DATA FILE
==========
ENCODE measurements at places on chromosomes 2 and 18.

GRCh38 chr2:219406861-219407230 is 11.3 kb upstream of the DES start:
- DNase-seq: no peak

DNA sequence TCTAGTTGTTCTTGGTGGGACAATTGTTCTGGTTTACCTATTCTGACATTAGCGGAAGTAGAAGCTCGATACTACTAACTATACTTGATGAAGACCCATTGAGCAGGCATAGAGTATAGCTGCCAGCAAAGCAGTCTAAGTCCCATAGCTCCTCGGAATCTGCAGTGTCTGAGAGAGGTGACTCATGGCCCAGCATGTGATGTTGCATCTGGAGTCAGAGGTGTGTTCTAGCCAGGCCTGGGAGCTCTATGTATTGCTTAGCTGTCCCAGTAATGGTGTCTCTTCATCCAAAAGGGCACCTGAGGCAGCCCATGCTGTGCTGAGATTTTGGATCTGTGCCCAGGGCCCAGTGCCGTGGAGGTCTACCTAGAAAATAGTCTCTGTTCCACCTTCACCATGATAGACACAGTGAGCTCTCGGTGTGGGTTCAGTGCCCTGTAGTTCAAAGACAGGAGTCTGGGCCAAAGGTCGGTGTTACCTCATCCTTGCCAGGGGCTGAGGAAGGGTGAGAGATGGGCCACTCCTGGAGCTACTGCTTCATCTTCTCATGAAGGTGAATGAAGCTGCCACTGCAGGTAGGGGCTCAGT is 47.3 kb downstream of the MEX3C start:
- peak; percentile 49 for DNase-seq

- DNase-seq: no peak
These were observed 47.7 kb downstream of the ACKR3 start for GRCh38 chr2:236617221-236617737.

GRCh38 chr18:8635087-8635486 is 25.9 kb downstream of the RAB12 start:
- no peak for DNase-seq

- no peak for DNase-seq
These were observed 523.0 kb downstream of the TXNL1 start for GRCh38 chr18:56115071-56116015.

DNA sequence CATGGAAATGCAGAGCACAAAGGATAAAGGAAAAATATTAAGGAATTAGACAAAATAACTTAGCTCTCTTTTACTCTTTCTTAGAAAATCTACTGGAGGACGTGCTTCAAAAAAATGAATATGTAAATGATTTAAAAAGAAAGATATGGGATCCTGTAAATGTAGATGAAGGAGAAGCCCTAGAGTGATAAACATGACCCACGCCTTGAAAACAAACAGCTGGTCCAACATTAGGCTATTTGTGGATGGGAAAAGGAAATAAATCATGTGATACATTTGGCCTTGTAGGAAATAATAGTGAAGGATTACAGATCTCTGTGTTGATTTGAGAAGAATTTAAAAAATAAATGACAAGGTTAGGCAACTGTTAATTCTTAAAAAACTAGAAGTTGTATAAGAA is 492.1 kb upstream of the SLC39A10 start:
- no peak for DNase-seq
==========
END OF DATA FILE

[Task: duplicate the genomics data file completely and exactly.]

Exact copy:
ENCODE measurements at places on chromosomes 2 and 18.

GRCh38 chr2:219406861-219407230 is 11.3 kb upstream of the DES start:
- DNase-seq: no peak

DNA sequence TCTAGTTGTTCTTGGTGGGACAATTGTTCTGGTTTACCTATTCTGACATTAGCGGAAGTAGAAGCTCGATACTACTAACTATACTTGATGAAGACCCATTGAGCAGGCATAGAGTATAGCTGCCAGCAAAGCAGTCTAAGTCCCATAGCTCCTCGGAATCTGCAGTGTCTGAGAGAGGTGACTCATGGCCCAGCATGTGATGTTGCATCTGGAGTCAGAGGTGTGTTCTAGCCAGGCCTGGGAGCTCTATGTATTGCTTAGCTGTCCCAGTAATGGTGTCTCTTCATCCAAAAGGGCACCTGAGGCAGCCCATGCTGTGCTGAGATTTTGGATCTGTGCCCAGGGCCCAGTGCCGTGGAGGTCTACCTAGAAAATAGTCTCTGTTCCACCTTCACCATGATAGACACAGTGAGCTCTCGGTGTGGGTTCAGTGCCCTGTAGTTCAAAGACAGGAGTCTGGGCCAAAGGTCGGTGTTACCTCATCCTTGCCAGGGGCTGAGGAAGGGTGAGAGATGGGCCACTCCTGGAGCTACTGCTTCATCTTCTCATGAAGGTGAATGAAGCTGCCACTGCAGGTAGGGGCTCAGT is 47.3 kb downstream of the MEX3C start:
- peak; percentile 49 for DNase-seq

- DNase-seq: no peak
These were observed 47.7 kb downstream of the ACKR3 start for GRCh38 chr2:236617221-236617737.

GRCh38 chr18:8635087-8635486 is 25.9 kb downstream of the RAB12 start:
- no peak for DNase-seq

- no peak for DNase-seq
These were observed 523.0 kb downstream of the TXNL1 start for GRCh38 chr18:56115071-56116015.

DNA sequence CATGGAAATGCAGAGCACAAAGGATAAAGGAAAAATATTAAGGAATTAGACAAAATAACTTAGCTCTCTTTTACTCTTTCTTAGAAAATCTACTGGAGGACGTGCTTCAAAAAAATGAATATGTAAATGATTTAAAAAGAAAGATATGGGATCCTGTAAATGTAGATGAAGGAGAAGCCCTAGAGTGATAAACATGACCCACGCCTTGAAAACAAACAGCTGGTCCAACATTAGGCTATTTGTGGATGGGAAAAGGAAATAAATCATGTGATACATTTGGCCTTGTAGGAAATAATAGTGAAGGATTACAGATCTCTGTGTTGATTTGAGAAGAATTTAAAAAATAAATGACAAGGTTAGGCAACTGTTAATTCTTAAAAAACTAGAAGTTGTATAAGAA is 492.1 kb upstream of the SLC39A10 start:
- no peak for DNase-seq